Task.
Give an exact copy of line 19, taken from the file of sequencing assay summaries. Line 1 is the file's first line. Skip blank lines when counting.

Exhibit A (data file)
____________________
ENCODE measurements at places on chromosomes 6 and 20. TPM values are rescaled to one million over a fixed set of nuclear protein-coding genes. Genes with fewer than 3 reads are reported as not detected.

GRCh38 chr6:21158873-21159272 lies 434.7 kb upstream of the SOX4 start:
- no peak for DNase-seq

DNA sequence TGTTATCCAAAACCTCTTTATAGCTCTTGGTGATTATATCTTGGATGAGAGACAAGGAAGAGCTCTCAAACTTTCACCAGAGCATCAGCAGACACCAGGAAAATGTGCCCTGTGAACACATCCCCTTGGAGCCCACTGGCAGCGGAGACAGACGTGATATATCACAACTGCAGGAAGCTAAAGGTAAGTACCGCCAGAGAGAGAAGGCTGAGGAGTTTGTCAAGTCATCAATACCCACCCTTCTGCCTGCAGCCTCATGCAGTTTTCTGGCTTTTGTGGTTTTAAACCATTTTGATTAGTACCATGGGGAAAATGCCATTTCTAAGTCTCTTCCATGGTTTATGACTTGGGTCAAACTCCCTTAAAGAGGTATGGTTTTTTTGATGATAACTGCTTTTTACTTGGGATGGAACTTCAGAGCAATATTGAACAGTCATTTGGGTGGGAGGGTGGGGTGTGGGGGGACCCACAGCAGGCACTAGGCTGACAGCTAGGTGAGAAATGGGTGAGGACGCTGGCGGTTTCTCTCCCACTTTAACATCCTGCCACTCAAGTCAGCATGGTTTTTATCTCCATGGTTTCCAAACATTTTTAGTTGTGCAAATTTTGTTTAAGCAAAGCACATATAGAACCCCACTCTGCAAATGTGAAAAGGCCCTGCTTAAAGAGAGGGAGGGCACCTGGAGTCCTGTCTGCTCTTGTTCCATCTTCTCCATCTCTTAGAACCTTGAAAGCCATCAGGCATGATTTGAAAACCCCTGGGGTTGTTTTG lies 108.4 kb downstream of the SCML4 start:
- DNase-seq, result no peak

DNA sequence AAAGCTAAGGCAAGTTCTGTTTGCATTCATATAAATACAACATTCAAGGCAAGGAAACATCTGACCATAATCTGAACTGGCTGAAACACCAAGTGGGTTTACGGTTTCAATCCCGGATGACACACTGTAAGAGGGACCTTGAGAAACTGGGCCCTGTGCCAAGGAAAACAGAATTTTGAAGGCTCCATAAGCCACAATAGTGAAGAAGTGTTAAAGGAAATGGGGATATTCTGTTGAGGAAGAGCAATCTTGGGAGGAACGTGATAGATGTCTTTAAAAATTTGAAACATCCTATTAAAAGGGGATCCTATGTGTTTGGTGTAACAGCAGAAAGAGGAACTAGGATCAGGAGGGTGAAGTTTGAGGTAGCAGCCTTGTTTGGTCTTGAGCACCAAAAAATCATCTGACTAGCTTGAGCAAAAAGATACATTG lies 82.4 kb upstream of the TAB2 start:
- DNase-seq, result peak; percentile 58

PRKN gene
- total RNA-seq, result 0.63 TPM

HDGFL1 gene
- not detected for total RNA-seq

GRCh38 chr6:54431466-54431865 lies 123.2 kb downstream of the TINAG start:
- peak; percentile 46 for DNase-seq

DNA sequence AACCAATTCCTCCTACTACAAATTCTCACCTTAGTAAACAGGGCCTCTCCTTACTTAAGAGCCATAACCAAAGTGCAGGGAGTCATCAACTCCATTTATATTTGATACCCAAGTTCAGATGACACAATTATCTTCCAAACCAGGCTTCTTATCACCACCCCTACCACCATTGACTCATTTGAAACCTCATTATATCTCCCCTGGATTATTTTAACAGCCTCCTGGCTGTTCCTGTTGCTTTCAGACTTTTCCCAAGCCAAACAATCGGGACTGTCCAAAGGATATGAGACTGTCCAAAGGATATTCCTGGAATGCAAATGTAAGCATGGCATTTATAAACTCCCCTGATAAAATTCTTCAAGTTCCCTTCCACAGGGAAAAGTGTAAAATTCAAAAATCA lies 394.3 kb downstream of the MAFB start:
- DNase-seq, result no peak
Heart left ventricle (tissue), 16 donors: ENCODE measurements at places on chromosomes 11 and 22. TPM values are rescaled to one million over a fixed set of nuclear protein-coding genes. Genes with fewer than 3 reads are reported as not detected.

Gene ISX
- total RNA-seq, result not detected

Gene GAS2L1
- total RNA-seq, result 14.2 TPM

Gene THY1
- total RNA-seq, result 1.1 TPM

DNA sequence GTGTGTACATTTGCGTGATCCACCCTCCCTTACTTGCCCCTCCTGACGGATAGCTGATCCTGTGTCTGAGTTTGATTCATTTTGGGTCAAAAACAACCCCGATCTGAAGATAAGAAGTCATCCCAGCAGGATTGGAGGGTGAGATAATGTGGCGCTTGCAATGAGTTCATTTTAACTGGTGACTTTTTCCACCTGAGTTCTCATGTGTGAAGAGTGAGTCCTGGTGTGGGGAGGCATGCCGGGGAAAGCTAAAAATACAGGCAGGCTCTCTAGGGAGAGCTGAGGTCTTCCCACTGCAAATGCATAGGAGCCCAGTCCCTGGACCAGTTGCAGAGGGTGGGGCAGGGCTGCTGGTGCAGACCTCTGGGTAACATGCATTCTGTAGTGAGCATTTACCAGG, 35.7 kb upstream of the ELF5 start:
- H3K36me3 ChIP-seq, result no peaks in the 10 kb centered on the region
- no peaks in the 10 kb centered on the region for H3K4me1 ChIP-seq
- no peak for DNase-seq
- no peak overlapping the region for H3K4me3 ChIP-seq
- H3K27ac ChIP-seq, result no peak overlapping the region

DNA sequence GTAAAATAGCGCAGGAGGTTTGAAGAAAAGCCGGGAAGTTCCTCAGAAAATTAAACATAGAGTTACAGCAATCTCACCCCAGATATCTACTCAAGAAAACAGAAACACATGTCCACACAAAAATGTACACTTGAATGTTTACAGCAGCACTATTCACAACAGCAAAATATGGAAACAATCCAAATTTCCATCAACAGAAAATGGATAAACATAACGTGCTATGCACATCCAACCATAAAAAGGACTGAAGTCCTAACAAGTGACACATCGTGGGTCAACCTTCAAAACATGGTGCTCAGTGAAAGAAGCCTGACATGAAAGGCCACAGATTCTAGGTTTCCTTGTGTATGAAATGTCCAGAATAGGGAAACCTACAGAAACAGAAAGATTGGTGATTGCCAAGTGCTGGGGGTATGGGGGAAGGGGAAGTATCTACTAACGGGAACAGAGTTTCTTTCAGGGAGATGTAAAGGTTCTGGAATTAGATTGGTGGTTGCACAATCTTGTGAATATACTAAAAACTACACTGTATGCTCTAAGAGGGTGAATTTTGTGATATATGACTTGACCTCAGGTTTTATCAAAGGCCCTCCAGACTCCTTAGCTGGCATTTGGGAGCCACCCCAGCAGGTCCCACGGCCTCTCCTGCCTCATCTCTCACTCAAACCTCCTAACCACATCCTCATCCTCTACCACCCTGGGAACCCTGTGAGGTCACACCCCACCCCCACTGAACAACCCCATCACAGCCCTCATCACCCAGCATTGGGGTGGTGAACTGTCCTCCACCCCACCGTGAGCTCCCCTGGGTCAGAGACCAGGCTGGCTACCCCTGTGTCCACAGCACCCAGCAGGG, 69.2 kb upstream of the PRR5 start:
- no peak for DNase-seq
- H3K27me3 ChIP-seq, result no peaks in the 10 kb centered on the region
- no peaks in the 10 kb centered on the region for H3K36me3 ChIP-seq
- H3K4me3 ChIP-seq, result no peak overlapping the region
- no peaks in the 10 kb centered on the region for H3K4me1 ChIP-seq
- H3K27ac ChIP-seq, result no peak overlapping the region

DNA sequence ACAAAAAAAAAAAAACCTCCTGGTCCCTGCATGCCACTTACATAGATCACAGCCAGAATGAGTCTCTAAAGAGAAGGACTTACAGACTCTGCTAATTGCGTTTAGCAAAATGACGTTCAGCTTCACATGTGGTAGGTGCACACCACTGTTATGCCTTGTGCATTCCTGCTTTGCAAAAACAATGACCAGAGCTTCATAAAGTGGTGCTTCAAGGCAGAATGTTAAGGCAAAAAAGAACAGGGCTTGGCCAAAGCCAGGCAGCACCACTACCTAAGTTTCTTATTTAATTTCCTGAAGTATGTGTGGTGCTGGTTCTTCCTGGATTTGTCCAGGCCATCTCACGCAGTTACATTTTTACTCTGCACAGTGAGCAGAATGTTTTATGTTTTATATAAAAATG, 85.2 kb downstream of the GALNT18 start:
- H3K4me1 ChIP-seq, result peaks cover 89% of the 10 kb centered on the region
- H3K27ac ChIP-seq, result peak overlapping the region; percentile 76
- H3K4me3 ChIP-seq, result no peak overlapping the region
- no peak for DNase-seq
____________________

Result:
Gene GAS2L1